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NYS Comptroller

THOMAS P. DiNAPOLI

Press Releases

May 6, 2014, Contact: Press Office (518) 474-4015

DiNapoli Applauds Top Court Ruling Reaffirming Audit Powers

New York State Comptroller Thomas P. DiNapoli today applauded the unanimous Court of Appeals decision in South Island Orthopaedic Group v. DiNapoli, which reaffirmed his far-ranging constitutional authority as the State’s chief fiscal officer.

“The state’s highest court has upheld the power of this office to follow payments of state dollars wherever the public’s money is spent,” DiNapoli said. “The court’s decision recognizes the importance of our independence in carrying out objective audits of state payments in order to protect taxpayer dollars.”

A copy of the full decision is available here: http://www.nycourts.gov/ctapps/Decisions/2014/May14/69-70opn14-Decision.pdf

Case background
The Court of Appeals was asked to determine whether the State Constitution (Article V, Section 1) limits the Comptroller's authority to review the billing records of private companies that provide health care under the Empire Plan. The Court concluded it does not.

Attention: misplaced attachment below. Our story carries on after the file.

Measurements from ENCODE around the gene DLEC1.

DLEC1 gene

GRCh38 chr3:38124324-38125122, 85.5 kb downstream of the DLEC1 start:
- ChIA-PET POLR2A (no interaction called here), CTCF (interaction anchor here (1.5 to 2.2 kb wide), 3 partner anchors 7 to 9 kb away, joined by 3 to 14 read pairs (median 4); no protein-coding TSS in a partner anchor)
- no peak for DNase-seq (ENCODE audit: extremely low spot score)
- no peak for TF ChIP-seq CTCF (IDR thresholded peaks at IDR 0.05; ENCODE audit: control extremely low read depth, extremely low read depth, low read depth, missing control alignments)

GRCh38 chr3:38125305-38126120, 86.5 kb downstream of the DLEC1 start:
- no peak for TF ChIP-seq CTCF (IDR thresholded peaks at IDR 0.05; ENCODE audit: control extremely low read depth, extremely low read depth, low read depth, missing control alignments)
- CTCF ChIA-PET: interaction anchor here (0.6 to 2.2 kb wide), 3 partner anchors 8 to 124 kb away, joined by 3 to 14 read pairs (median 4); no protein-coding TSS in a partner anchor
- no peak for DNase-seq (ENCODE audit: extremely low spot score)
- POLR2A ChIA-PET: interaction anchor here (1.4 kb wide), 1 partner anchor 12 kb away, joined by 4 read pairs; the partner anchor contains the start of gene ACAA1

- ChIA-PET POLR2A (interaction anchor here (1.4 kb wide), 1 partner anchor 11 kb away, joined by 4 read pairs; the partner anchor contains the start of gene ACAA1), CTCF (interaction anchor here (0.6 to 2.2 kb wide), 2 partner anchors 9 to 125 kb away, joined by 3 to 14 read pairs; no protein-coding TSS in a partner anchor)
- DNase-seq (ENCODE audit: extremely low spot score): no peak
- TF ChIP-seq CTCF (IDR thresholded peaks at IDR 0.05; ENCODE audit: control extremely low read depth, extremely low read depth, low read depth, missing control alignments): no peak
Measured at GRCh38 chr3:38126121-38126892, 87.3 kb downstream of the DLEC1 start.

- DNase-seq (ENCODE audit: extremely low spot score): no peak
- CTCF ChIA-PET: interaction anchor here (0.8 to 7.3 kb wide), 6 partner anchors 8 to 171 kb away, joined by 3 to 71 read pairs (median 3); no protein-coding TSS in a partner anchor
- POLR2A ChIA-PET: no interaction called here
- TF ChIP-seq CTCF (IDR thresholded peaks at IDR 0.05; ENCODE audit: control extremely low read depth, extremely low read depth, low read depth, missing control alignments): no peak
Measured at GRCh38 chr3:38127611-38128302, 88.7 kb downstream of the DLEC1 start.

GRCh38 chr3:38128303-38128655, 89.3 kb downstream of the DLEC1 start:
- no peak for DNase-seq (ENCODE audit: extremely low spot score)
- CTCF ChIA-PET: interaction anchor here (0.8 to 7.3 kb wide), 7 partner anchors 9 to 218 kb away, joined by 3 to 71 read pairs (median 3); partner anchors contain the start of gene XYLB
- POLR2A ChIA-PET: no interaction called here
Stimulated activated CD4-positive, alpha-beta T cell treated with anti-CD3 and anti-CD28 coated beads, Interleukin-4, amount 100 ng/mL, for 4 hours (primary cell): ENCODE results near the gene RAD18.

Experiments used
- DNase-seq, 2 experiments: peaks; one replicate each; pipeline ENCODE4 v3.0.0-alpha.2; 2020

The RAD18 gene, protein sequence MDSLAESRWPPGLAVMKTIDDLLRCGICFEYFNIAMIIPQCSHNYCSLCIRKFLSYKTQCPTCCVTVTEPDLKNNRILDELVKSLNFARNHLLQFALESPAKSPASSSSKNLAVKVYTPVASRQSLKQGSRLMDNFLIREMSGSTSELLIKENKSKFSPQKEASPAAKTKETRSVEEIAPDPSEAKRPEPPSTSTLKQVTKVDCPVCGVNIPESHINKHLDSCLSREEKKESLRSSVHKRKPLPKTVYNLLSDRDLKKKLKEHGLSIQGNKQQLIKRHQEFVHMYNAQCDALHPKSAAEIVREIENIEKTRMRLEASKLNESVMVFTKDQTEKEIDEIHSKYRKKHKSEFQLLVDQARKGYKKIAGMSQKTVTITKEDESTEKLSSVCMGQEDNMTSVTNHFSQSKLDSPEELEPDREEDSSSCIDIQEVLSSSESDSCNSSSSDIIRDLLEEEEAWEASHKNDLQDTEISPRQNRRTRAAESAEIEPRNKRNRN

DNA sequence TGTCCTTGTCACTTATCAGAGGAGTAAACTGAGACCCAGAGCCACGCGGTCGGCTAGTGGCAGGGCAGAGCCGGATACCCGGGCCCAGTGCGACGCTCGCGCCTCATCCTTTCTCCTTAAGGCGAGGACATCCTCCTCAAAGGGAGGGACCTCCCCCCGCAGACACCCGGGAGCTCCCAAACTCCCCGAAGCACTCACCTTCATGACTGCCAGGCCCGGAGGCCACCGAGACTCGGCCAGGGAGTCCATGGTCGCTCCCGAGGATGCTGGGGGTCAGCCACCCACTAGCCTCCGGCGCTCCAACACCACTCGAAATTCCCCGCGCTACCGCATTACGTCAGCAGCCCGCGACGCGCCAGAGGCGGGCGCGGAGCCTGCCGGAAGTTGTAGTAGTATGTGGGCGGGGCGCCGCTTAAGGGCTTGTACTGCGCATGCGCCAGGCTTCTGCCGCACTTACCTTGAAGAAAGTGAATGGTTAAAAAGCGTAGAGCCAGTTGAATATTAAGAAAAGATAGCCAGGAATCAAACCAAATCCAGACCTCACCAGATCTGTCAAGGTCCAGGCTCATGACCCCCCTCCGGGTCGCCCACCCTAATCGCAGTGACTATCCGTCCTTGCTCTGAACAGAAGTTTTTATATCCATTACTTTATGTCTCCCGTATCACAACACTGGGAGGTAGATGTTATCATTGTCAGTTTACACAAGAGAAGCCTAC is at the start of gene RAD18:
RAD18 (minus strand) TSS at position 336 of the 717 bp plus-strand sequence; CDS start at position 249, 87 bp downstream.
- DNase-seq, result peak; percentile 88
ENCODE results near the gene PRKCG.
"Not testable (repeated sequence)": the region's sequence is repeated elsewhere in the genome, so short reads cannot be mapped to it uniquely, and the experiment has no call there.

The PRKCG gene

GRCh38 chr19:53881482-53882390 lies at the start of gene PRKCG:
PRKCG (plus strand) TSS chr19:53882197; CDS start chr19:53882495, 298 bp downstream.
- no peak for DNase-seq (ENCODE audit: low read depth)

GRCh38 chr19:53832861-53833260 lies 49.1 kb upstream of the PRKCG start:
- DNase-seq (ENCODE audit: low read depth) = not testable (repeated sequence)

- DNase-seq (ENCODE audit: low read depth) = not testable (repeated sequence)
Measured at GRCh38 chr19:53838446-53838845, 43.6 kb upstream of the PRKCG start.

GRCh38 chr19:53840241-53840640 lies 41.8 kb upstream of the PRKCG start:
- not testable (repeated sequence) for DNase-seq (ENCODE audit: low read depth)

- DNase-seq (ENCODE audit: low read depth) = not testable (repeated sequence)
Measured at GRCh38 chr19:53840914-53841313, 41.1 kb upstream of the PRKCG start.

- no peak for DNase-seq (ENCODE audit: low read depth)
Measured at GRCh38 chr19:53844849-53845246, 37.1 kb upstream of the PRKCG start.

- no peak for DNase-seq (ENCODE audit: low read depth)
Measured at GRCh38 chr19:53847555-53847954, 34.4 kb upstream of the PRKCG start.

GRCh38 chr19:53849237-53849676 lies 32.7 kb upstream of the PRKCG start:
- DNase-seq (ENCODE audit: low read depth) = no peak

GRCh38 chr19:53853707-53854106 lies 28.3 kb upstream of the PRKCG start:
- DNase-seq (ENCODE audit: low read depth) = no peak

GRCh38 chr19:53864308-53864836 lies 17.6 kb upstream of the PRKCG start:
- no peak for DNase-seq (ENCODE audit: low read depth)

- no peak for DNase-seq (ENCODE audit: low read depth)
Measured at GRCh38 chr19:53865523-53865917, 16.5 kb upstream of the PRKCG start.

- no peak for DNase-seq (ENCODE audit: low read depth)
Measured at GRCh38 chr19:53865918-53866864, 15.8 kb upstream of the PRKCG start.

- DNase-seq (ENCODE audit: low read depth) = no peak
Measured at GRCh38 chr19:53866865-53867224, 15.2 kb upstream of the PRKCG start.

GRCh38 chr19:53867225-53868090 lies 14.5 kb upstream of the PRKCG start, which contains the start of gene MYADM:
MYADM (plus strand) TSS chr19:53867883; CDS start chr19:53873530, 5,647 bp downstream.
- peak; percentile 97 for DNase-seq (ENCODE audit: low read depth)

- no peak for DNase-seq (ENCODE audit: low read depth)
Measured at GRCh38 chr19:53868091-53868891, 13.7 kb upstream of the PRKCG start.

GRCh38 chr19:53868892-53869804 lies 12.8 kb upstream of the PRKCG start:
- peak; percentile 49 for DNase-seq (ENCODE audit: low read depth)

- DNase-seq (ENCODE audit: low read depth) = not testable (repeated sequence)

The decision arose from the Comptroller's 2009 audit of non-participating provider claims paid by United Healthcare Insurance— the State's contractor which processes and pays claims made by Empire Plan beneficiaries. The Comptroller argued that he had authority to review the providers' billing records as part of his audit of State expenditures and the Court emphatically agreed.

In an earlier review of the records of South Island, the Comptroller determined that the two non-participating providers routinely waived the Empire Plan member's co-payment, which led to overpayments by the State. The Comptroller’s audits recommended that United recover the overpayments and prevent future waivers of Empire plan member's co-payments. South Island and one of the non-participating doctors challenged the Comptroller's authority to audit their books.

South Island argued that the Comptroller could not review their records because they receive State funds indirectly, through United and Empire Plan members. The Court found that despite the State's use of a third-party conduit to pay health care costs, the payments to South Island remain State dollars and are subject to the Comptroller's auditing power.

The Court distinguished today’s decision from its 2009 charter school decision (New York Charter Schools Assn v DiNapoli) — in which it held that the Legislature violated the Constitution when it required the Comptroller to conduct a performance audit of charter schools — finding that it did not involve performance audits, rather a review of billing records to ensure that the State did not make overpayments.
While the Court did not find the need to decide "the expanse of the Comptroller's auditing power over third parties,” the Court noted that in this instance the Comptroller's power was properly focused on billing records for State payments.

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